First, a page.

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Circles of Support and AccountabilityRE-VISIONINGOUR ROOTS "Though a tree grows so high, the falling leaves return to the root."- Malay proverb
Charlie, Wray, Bobby, Canada has now served hundreds of different Core Members. Original Vision? Something bad – bad for everyone – was about to happen in Hamilton: bad for the community, really bad for a victim, and absolutely bad for Charlie, and a group of local citizens did not want that to happen.
Could not help X The federal or provincial correctional systems X Local mental health professionals X Non-governmental agencies The police were going to do what they could – and it was expensive and ineffective.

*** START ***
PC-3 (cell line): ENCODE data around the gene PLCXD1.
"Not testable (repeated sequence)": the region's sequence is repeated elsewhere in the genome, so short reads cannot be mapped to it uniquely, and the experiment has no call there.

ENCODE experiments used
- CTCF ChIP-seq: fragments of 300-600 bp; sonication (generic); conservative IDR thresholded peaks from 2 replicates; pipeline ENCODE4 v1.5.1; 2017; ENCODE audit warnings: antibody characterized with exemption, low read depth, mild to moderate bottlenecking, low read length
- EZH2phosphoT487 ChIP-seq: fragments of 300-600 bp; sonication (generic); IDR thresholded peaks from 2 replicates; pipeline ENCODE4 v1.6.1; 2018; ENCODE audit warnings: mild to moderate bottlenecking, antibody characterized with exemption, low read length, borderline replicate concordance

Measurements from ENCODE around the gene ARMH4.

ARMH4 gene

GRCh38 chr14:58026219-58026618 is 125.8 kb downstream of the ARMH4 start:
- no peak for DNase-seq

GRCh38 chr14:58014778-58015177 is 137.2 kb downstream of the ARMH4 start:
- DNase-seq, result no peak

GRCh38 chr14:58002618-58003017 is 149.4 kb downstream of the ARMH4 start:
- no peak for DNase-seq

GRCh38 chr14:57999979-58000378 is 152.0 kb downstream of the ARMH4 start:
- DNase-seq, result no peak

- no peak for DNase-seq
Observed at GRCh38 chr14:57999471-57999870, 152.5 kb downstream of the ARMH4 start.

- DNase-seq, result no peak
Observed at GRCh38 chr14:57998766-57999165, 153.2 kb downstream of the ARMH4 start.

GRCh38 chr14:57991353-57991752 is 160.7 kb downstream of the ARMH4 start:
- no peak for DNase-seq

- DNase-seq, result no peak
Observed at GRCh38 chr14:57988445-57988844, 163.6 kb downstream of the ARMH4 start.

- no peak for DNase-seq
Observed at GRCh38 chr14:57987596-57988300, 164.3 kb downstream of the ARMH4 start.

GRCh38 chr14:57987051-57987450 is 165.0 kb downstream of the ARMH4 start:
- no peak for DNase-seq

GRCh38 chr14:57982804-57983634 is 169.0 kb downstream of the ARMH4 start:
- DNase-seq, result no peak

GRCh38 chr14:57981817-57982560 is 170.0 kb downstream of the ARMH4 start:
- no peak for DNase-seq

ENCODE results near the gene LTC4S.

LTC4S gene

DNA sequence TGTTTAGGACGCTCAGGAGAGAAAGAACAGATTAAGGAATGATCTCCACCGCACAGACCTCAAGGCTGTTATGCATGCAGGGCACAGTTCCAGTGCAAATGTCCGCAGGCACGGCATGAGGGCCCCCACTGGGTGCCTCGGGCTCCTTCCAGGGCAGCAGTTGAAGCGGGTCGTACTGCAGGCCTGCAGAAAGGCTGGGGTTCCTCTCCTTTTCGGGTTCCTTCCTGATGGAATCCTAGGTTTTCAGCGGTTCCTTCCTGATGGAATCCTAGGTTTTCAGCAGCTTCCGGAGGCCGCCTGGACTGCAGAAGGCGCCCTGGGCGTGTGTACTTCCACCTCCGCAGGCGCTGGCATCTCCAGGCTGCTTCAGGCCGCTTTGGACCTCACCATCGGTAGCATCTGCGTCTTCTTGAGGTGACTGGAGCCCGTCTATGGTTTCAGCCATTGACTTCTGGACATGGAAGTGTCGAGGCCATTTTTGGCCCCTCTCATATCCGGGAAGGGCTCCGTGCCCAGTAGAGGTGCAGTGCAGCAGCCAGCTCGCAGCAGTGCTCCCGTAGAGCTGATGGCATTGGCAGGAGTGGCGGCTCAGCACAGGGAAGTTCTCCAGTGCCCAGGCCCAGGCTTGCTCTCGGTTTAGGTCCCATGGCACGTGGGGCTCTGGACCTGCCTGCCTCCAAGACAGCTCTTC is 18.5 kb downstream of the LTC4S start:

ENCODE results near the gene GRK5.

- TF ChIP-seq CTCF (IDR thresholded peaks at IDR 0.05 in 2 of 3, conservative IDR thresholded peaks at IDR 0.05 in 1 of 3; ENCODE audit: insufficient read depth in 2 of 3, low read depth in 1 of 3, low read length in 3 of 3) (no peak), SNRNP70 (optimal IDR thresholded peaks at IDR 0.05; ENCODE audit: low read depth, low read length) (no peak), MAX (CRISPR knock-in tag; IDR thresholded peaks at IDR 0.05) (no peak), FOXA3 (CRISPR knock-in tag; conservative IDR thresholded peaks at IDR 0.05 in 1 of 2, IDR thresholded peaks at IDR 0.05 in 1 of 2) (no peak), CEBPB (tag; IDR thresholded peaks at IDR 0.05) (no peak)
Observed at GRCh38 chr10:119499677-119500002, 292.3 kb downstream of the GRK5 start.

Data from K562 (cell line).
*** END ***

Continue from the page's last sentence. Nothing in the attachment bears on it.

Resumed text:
All official responses to a bad situation were inadequate to protect the community. What to do?
One “response” had not been considered: the people themselves could respond.
“Community Justice”can be “Rough Justice” • Shoot him; • Lynch him; • Castrate him; • Cripple and maim him so he could be incapacitated and more easily seen; • Drive him from their midst;
“Justice” can just mean “More Violence” All of these solutions mean there will be another victim: Charlie, Wray, Bobby, hundreds of others
What about thinking differently? Monsters? Fear, loathing, disgust; intuitive: drive them away , push them out vs. Human beings? Like one of us, one of our own; intuitive: invite them in and care for them.
Radical Thoughts Concept based in Greek Myth and Hebraic theology known as a “radical hospitality.” - The story of Nestor welcoming a stranger, and Telemachus (see notes). - The Good Samaritan caring for the stranger, a person completely unknown, the one who was beaten and left for dead by the side of the road.